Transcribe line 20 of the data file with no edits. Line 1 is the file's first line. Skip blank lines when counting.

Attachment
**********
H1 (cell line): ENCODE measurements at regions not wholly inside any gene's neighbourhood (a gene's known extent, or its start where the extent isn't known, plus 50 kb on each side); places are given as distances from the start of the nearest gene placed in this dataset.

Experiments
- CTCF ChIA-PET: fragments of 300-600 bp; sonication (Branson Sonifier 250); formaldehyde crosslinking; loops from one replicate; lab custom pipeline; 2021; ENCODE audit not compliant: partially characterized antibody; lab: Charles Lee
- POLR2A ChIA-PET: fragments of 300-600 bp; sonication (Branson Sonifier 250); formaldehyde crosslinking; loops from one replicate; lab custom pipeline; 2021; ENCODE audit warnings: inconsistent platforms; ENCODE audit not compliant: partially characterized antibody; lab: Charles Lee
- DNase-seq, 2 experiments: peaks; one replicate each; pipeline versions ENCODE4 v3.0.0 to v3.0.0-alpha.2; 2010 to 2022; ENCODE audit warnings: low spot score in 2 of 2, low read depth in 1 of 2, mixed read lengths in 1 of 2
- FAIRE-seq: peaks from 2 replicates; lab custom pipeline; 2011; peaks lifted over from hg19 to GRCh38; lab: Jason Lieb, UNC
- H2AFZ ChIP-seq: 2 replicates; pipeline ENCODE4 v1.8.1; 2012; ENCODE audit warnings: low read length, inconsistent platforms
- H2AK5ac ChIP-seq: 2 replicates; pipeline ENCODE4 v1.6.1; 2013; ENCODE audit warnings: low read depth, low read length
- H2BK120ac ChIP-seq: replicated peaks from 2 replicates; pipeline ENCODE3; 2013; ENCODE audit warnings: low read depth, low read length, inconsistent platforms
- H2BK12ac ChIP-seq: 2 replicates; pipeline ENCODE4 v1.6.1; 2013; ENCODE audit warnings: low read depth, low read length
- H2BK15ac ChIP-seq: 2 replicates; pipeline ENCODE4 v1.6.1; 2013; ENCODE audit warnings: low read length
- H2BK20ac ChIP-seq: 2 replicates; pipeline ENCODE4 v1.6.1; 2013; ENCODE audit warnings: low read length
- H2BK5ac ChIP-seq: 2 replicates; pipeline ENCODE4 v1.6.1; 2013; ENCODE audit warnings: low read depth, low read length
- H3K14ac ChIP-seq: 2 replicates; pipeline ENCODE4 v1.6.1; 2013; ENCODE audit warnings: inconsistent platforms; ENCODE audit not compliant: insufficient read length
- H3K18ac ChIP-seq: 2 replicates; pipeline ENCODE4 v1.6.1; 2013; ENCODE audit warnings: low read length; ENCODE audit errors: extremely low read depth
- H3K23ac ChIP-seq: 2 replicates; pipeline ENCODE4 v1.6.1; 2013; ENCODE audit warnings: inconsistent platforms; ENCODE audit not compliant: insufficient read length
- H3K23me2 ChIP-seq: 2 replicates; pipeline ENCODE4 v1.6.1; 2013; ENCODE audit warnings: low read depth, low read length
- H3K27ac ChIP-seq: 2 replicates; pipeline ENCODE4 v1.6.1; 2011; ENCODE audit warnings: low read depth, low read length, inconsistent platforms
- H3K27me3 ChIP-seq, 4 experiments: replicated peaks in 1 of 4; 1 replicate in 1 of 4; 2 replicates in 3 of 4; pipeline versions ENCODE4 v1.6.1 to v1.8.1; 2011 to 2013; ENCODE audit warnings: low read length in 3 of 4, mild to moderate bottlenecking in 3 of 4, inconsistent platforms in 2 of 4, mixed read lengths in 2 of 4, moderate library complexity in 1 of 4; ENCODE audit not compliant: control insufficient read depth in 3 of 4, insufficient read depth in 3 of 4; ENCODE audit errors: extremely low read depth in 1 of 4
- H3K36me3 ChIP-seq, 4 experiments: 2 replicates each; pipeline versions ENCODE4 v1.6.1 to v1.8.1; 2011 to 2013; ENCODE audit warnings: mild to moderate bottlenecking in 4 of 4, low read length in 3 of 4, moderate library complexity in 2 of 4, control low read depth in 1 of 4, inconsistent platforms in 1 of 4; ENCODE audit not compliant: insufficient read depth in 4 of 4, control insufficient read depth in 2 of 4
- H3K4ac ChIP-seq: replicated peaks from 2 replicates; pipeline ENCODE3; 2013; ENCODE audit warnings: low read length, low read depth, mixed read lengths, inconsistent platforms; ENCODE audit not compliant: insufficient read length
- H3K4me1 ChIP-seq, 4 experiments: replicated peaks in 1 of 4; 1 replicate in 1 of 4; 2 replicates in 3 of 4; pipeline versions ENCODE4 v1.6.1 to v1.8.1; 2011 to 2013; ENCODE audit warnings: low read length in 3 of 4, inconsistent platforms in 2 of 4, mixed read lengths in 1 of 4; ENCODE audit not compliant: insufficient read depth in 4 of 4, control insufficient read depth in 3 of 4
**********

- H3K36me3 ChIP-seq, 4 experiments: 2 replicates each; pipeline versions ENCODE4 v1.6.1 to v1.8.1; 2011 to 2013; ENCODE audit warnings: mild to moderate bottlenecking in 4 of 4, low read length in 3 of 4, moderate library complexity in 2 of 4, control low read depth in 1 of 4, inconsistent platforms in 1 of 4; ENCODE audit not compliant: insufficient read depth in 4 of 4, control insufficient read depth in 2 of 4